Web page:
The Iris Dataset is a multivariate dataset. It has 5 attributes, the first one is sepal length (Numeric), second is sepal width (Numeric) third one is petal length (Numeric), the fourth one is petal width (Numeric) and the last one is the class itself. We have 150 rows that are equivalent to 150 flowers collected those flowers are divided into the different category. They are similar flowers that are Iris but the different category like Iris-setosa, Iris-versicolor, and Iris-virginica. It is important to know about these patterns because in future if you see similar data we can say that this data belong to the certain pattern. Based on these data, we can predict which kind of the Iris flower does new flower belongs. It is supervised data since we have the class (Nominal).

Data visualization: As we can see there are three classes. Blue (Iris-setosa), Red (Iris-versicolor), and Sky Blue (Iris-virginica). There are equivalently distributed so during the analysis we don’t have to normalize it. There is same frequency of data of all class. Now let us analyze petal length graph. We can distinctly analyze that if the petal length is from 1 to 2 then it is of Iris-setosa. Similarly, we can analyze others using attributes graph.

Basically, the task is to assign a new data to one or more classes or categories is classification or categorization. Naive Bayes is a simple technique for constructing classifiers: models that assign class labels to problem instances, represented as vectors of feature values, where the class labels are drawn from some finite set. It assumes that the value of a particular feature is independent of the value of any other feature, given the class variable. For example, a fruit may be considered to be an apple if it is red, round, and about 10 cm in diameter. A naive Bayes classifier considers each of these features to contribute independently to the probability that this fruit is an apple, regardless of any possible correlations between the color, roundness and diameter features.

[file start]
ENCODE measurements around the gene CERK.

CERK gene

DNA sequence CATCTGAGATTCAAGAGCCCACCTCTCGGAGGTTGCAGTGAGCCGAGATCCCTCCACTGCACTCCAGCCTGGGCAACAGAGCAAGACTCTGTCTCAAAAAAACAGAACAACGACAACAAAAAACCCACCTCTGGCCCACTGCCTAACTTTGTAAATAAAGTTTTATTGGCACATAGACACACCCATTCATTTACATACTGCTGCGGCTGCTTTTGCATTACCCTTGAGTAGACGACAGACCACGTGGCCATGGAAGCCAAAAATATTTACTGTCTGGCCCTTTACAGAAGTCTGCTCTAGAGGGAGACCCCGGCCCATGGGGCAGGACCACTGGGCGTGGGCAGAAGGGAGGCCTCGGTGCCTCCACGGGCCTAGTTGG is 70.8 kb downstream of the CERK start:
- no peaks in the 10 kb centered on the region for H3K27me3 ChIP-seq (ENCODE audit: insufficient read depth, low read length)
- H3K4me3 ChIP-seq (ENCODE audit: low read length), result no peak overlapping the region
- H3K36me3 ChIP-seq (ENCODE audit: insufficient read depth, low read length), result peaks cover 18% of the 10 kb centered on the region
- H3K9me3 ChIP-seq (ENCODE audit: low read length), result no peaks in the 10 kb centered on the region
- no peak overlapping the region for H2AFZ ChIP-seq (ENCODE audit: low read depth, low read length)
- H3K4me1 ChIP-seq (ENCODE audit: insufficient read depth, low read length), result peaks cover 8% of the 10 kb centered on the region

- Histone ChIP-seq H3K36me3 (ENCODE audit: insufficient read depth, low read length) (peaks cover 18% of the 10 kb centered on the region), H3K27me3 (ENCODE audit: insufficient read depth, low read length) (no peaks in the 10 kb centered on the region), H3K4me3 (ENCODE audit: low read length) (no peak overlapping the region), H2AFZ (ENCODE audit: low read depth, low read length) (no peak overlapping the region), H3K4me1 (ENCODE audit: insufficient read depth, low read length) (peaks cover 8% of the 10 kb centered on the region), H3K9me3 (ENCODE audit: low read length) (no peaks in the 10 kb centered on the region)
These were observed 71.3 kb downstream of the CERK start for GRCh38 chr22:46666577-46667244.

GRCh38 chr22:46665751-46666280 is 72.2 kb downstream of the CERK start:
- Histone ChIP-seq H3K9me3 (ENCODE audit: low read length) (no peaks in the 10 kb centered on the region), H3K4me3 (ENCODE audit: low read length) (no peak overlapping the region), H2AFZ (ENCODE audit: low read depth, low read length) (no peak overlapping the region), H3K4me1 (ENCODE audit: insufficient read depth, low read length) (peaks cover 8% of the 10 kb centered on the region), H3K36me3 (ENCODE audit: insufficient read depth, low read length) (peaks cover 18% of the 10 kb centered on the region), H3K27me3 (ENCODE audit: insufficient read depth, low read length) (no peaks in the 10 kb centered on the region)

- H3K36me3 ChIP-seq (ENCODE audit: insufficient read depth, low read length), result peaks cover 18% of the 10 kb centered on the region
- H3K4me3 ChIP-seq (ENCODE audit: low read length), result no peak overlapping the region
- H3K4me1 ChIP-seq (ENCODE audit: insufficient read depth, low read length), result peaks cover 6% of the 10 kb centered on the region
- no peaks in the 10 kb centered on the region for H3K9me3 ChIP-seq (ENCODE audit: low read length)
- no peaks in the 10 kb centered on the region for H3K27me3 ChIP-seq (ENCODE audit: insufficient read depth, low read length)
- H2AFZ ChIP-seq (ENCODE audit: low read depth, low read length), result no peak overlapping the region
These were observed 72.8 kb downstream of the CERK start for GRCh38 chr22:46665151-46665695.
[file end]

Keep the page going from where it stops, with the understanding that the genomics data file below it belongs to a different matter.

**Python Code**: Using Python weka wrapper for

*NaiveBayesUpdateable*

**Result**

=== Summary ===

Correctly Classified Instances 144 96 %

Incorrectly Classified Instances 6 4 %

Kappa statistic 0.94

Mean absolute error 0.0324

Root mean squared error 0.1495

Relative absolute error 7.2883 %

Root relative squared error 31.7089 %

Total Number of Instances 150

=== Confusion Matrix ===

a b c <-- classified as

50 0 0 | a = Iris-setosa

0 48 2 | b = Iris-versicolor

0 4 46 | c = Iris-virginica

From this

**Confusion Matrix**, we found that 50 of data is Iris-setosa from the above chart. Then it was able to classify 48 separate ways with 2 errors for Iris-versicolor. For Iris-virginica, 46 were rightly classified and 4 of them were an error.
The naive bayes model is comprised of a summary of the data in the training dataset. This summary is then used when making predictions. The summary of the training data collected involves the mean and the standard deviation for each attribute, by class value. For example, if there are two class values and 7 numerical attributes, then we need a mean and standard deviation for each attribute (7) and class value (2) combination that is 14 attribute summaries. These are required when making predictions to calculate the probability of specific attribute values belonging to each class value. We can break the preparation of this summary data down into the following sub-tasks:

1. Separate Data By Class

2. Calculate Mean

3. Calculate Standard Deviation

4. Summarize Dataset

5. Summarize Attributes By Class

We are now ready to make predictions using the summaries prepared from our training data. Making predictions involves calculating the probability that a given data instance belongs to each class, then selecting the class with the largest probability of the prediction. We can divide this part into the following tasks:

1. Calculate Gaussian Probability Density Function

2. Calculate Class Probabilities

3. Make a Prediction

4. Estimate Accuracy

**References**